6 Unexpected Factors that led to my Card Counting Success

I was hanging out with a guy recently that goes by the name Yoshi and he’s been a very successful card counter and we’re talking a little bit about how we got into card counting and it just got my mind going on some of the unexpected things that really led to me having success and I want to share those with you right now. So, the first thing that really helped me out when I started as a card counter is I had very low overhead, very few expenses, honestly I was just really cheap. But because I didn’t have a lot of money they need to make to get by every month, I was free to really continue to grow a bankroll.

So, for those that don’t know I started with $2,000 and within a year I had over $50,000. If I would have needed a couple thousand dollars a month to live off of there’s no way I could have grown to a fifty thousand dollar bankroll in the first year. Well, year two I made a couple hundred thousand dollars.

Year three I made another couple hundred thousand dollars. If I would have had high overhead it would have been really hard for me to leverage my investment in that way. And as I was talking with Yoshi, he said pretty much the same thing. I was amazed by how little he’s spent of the seven figures he’s made as a card counter. So, if you’re wanting to make as a card counter keep your expenses low. It’s going to be the easiest way to leverage your investment and grow it so you can make more money.

So, a second thing that I was thinking about that really helped me make it as a card counter is that I started with low expectations I started with Stanford Wong’s professional blackjack and in that book he has what he calls benchmark win rates. So with a ten thousand dollar bankroll if you find certain rules you can expect to make like sixteen dollars an hour. Then if you find better rules you might be able to make twenty dollars an hour. I started with $2,000.

So, I was thinking well I’ll never make $20.00 an hour as a card counter. But, because I had low expectations I was really happy initially to be grinding it out making five and seven dollars an hour. Well, fast forward six months and I’m making over $200 an hour as a card counter and the sky was the limit. But if I would have started out at the beginning thinking I’m gonna make a million dollars in the first year I would have been horribly disappointed to be making hundreds of dollars at the beginning. Because I had low expectations I was really content to put in the hard work to grow a bankroll and then be able to make good money.

So if you want to make it as a card counter my advice is to keep your expectations in check. Don’t expect to get rich overnight but you can make serious money as a card counter if you put in the hard work put in the time and like any investment it grows over time. The third thing that really helped me out when I started out as a card counter is I didn’t have any gambling baggage.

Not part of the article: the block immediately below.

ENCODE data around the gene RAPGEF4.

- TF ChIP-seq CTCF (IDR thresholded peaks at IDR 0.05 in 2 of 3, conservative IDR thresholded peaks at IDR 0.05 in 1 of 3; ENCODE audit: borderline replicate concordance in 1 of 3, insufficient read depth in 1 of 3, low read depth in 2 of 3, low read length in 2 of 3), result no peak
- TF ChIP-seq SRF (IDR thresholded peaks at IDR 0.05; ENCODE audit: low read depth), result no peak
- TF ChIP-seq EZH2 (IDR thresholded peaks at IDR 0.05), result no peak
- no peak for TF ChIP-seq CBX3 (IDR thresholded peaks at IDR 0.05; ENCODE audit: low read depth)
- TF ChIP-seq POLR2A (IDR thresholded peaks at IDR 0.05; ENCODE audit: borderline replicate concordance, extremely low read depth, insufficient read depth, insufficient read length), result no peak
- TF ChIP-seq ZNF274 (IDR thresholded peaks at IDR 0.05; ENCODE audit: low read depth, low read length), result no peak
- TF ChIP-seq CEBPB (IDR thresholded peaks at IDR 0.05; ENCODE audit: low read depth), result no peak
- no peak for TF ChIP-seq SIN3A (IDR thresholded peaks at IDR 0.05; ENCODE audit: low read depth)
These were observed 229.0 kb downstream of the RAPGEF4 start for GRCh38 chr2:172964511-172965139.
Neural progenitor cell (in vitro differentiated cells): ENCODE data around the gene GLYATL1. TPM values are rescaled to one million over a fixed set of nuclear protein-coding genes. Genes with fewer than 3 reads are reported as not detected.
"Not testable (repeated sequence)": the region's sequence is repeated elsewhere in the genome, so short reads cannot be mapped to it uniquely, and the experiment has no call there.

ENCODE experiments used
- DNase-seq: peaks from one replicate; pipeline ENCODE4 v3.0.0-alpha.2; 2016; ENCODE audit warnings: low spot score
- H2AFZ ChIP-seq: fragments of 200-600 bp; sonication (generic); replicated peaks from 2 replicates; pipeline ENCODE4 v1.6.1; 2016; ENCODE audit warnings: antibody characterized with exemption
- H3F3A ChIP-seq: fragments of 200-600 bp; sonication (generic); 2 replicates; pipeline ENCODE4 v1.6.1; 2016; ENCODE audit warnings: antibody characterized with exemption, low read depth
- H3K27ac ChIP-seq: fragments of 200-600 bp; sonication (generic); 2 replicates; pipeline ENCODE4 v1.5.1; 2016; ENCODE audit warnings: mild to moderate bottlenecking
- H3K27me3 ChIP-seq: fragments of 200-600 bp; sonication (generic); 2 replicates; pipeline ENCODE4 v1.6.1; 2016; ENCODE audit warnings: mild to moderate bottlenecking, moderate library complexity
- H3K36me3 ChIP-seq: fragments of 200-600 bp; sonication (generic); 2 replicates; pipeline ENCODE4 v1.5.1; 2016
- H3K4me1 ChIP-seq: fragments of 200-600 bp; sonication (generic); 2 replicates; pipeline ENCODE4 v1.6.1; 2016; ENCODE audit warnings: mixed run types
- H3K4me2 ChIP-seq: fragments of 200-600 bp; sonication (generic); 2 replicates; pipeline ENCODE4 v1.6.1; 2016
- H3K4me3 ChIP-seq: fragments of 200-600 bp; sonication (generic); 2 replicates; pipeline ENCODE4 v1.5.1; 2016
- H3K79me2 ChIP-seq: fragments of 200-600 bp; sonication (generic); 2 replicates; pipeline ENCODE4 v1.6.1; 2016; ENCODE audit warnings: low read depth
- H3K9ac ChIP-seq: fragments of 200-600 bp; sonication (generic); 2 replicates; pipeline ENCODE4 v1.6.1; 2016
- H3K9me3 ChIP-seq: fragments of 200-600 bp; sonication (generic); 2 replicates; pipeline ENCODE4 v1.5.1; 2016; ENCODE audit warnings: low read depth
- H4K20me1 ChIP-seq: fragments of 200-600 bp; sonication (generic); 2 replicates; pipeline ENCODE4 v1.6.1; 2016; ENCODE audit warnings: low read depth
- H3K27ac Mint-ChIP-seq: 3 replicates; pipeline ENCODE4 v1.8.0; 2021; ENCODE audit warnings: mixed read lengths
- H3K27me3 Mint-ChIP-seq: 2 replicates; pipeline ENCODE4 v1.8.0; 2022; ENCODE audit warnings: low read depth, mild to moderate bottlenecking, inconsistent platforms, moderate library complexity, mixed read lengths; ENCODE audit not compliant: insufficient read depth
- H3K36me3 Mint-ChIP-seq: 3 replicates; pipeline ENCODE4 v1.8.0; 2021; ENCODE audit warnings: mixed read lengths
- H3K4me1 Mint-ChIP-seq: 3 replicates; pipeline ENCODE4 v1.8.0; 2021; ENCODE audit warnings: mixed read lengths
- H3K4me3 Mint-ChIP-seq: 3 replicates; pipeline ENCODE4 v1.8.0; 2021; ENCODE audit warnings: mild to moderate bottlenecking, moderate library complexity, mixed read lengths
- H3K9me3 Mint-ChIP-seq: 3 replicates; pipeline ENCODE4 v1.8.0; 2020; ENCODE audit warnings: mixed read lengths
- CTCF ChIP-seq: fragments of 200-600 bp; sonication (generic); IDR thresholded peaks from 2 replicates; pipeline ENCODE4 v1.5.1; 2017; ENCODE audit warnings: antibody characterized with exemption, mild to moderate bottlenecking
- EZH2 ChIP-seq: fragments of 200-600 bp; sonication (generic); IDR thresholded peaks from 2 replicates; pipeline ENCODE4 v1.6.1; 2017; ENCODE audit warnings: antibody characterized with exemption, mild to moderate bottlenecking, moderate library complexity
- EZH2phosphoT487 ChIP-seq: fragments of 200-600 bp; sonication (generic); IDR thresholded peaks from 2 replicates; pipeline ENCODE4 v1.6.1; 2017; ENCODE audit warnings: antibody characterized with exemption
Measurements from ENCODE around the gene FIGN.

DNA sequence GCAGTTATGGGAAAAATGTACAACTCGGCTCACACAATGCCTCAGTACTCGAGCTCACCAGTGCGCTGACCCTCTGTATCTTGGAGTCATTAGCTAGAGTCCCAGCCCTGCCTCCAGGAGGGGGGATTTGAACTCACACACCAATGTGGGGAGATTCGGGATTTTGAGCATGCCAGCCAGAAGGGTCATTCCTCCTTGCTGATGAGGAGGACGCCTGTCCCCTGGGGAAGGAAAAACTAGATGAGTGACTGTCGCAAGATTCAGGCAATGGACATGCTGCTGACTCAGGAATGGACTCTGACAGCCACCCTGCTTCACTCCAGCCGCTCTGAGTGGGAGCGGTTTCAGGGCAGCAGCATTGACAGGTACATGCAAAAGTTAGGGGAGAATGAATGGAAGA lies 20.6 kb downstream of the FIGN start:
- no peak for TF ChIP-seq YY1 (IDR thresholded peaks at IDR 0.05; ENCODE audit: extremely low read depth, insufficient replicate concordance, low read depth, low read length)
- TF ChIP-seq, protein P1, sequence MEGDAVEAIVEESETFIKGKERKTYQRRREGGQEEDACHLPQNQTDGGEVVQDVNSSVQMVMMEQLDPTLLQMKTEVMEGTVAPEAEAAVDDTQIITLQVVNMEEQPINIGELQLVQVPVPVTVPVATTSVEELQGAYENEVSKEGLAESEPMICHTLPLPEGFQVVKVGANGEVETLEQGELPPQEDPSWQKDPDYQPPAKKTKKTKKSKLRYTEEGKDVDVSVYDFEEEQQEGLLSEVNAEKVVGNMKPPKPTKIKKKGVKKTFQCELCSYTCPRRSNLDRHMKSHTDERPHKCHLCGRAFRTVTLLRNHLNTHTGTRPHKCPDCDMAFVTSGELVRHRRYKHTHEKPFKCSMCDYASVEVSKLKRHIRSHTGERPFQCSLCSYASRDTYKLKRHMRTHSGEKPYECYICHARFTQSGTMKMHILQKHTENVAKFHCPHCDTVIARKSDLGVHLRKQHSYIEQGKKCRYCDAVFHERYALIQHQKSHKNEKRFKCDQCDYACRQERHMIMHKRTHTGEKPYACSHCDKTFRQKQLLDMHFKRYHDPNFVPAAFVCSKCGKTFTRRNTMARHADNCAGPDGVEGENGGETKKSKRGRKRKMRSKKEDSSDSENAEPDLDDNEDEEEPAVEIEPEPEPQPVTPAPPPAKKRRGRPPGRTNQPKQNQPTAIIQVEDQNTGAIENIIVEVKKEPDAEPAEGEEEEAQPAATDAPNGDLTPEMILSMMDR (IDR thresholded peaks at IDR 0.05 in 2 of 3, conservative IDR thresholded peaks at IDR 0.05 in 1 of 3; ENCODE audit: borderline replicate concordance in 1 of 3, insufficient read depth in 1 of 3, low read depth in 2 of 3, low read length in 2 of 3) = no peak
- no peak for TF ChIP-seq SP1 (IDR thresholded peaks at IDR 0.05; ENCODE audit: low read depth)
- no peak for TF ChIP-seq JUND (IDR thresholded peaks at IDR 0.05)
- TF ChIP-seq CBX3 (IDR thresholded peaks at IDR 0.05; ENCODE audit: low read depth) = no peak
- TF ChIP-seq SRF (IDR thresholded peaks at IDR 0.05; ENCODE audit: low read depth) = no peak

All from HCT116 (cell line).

I hadn’t even been into a South African casino until I had practiced card counting for who knows how many hours. Now, I know people like Joe who has made upwards of seven figures and he actually was a blackjack player before. He enjoyed playing blackjack and then he turned that into being a successful card counter.

But for me it was helpful that I didn’t have a lot of you know gamblers fallacy or weird logic or bad habits or bad superstition. Or honestly, people that have a serious gambling problem the wiring in their brain changes and it’s gonna be hard to override that. So, my advice to you is do not form bad habits by gambling if you want to make it as a card counter.

Step away from casinos. Practice your skills. Walk into the casino again when you know you can walk in as an investor and not a gambler. A fourth thing that was critical to me making as a card counter is access to games. So, I was really lucky to be in Seattle at the time I was because there are so many little casinos here and then there are tribal casinos sprinkled around the area too. But all these little mom-and-pop casinos I was able to play lots of hours and really get my skills honed.

So, what does this mean for you? Well, if there’s only one casino within a five-hour drive of you, card counting might not really be worth it. The juice might not be worth the squeeze if you’re gonna have to drive that far have all the gas costs and all that stuff. And if you get backed off from the only place in five hours if you have nowhere else to play. Now, I do know professional card counters that all of their trips are traveling and flying.